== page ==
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Democrat John Fetterman beats Republican Dr. Oz in hotly contested race for Pennsylvania's US Senate seat, multiple networks project
Photo by JC Olivera/Getty Images (left); Photo by Mark Makela/Getty Images (right)

Democrat John Fetterman beats Republican Dr. Oz in hotly contested race for Pennsylvania's US Senate seat, multiple networks project

Democrat John Fetterman beat Republican Dr. Mehmet Oz in the hotly contested race for Pennsylvania's U.S. Senate seat, according to projections from Fox News, NBC News, and other outlets early Wednesday morning.

The tally had been too close to call after midnight, but Fetterman began getting the big check mark just before 1 a.m.

As the projected winner, Fetterman may help shift the balance of power in the Senate, which has been deadlocked at 50-50 since early 2021 — albeit with Vice President Kamala Harris, a Democrat, holding the deciding vote. It's also a pickup for Democrats, as the seat was held by retiring GOP U.S. Sen. Pat Toomey.

The Oz-versus-Fetterman contest received arguably the most attention nationwide, particularly when Oz began to chip away at Fetterman's sizable lead and especially after Fetterman's stroke earlier this year — and its cognitive effects on him — became a major issue.

What happened Tuesday night?

Around 9:30 p.m. Tuesday, Fetterman was leading Oz by whopping 17 points with 20% of precincts reporting. But just after an hour, Oz had made significant gains, narrowing the gap to two points with 64% reporting.

At 11 p.m., the only Pennsylvania county that hadn't reported was Bedford, which sits on the southern edge of the state and is heavily conservative. A few minutes later, when Bedford finally reported, Fetterman's lead shrank to 1.1 points.

The Associated Press by 1:12 a.m. had not called the race, which showed Fetterman leading Oz by 1.4 points with 84% of precincts reporting. The vote totals stood at 2,446,089 for Fetterman and 2,380,124 for Oz, according to the AP.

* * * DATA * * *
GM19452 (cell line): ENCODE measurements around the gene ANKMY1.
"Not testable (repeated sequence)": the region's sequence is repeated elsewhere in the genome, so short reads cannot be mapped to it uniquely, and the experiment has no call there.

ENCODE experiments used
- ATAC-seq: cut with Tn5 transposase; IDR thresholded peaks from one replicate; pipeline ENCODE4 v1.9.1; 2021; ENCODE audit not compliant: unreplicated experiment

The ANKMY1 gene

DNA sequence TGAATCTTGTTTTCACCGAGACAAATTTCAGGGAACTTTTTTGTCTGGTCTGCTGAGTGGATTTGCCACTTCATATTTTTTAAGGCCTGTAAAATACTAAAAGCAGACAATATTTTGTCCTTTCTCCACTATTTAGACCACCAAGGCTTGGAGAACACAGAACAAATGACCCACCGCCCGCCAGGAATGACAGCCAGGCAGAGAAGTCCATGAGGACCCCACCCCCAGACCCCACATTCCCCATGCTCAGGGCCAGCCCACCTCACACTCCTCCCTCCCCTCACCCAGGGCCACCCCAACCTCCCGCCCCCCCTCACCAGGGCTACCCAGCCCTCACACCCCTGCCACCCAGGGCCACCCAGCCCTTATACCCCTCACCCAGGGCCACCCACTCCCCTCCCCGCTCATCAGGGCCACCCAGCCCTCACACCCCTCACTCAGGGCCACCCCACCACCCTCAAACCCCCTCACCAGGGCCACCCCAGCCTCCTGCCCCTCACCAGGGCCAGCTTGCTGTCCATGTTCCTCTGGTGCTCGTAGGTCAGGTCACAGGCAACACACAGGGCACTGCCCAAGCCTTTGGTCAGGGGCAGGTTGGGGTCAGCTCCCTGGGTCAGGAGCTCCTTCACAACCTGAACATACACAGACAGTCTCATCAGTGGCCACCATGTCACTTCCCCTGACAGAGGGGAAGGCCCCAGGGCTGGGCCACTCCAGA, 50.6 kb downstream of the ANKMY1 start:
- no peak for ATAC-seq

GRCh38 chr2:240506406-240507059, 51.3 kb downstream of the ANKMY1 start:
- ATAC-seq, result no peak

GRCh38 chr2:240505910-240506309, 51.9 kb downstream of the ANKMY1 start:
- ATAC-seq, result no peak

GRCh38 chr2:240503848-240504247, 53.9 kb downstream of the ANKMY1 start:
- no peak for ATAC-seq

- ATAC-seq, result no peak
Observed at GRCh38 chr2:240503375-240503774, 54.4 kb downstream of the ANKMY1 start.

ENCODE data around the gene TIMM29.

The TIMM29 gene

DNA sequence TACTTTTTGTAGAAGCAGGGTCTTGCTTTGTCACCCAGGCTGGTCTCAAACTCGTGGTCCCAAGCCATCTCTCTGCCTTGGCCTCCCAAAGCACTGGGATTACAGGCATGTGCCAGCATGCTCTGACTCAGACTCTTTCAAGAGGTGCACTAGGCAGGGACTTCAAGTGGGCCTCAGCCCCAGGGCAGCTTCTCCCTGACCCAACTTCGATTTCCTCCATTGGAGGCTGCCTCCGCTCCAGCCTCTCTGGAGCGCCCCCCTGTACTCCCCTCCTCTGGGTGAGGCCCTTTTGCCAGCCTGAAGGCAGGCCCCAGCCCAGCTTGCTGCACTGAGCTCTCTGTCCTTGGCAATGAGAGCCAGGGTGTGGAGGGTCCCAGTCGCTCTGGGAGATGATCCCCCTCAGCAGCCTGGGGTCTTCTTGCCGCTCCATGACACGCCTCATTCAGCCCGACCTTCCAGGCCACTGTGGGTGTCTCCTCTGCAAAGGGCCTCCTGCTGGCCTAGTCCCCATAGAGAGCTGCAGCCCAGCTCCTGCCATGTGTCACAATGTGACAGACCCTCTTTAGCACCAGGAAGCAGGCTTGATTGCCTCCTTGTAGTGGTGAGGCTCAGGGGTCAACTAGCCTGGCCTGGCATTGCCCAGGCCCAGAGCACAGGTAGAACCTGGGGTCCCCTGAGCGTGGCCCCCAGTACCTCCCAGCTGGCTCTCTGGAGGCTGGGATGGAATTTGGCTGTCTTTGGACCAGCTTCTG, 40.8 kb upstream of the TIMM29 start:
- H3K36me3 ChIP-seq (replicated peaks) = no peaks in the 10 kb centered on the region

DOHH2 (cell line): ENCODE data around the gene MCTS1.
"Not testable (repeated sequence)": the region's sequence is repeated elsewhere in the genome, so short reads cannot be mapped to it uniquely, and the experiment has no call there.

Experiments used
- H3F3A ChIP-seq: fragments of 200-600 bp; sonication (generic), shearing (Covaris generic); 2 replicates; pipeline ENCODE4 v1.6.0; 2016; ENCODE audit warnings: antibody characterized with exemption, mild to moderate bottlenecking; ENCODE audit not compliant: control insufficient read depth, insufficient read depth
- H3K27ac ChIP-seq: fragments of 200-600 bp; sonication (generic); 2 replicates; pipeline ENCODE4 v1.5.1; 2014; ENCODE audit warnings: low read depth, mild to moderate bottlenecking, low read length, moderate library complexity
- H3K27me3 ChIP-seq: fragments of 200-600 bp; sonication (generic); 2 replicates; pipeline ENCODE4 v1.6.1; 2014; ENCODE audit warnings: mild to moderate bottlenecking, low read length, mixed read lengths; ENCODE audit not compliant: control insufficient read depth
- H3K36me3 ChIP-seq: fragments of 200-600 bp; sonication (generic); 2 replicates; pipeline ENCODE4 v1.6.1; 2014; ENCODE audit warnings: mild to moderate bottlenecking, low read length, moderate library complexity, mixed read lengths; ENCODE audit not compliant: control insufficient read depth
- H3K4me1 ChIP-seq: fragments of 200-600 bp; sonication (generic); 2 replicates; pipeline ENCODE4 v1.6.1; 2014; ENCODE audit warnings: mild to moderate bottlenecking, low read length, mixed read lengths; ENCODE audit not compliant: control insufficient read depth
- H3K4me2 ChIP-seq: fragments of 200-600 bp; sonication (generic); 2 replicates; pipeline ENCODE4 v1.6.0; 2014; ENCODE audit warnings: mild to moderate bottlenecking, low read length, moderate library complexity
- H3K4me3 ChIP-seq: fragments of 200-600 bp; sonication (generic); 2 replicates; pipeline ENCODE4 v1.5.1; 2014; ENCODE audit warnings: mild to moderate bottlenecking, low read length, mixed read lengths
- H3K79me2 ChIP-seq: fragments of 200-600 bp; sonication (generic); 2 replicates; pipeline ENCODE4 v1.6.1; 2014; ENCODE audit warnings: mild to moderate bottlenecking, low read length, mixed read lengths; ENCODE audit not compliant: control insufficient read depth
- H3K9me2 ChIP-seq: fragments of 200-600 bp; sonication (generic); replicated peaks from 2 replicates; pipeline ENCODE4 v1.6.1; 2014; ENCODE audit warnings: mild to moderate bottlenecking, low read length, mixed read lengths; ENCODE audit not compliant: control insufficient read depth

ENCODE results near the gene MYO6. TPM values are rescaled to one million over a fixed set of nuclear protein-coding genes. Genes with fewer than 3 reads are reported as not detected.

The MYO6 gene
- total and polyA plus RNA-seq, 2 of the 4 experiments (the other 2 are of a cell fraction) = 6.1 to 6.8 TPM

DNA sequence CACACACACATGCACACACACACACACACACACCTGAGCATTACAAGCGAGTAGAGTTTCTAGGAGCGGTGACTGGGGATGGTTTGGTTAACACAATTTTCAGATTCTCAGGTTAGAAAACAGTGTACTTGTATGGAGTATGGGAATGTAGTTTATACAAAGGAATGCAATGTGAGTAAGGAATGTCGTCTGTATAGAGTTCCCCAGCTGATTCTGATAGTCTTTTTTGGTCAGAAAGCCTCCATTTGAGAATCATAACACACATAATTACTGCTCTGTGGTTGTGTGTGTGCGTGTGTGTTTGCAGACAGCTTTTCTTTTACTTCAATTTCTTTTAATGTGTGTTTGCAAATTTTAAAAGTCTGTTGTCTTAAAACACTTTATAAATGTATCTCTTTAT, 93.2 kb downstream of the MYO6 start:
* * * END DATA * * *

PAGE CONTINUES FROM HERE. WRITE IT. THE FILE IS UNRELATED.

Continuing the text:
What's the background?

Oz had consistently trailed Fetterman in the polls, but Oz cut into Fetterman's double-digit lead after the Senate primary in May to just a 3.7-point average differential by the end of September.

What's more, Oz attacked Fetterman for refusing to share his medical records with reporters in regard to his stroke and for agreeing to only one debate.

NBC News interviewed Fetterman a little over three weeks prior to Election Day, and he struggled to speak and understand the questions he was asked — even having to read a reporter's questions from a computer.

It was more of the same during Fetterman's late-October debate against Oz, as Fetterman started things off by saying: "Hi. Good night, everybody."

Fetterman supports abortion with no limits and has vowed to end the filibuster. What's more, he has attacked Oz for stating that "abortion is murder" and claimed the Republican doesn't believe in exceptions for rape or incest.

Anything else?

On the eve of the midterms, Fetterman filed a federal lawsuit arguing that not counting ballots that violate Pennsylvania election law actually violates the Civil Rights Act of 1964.

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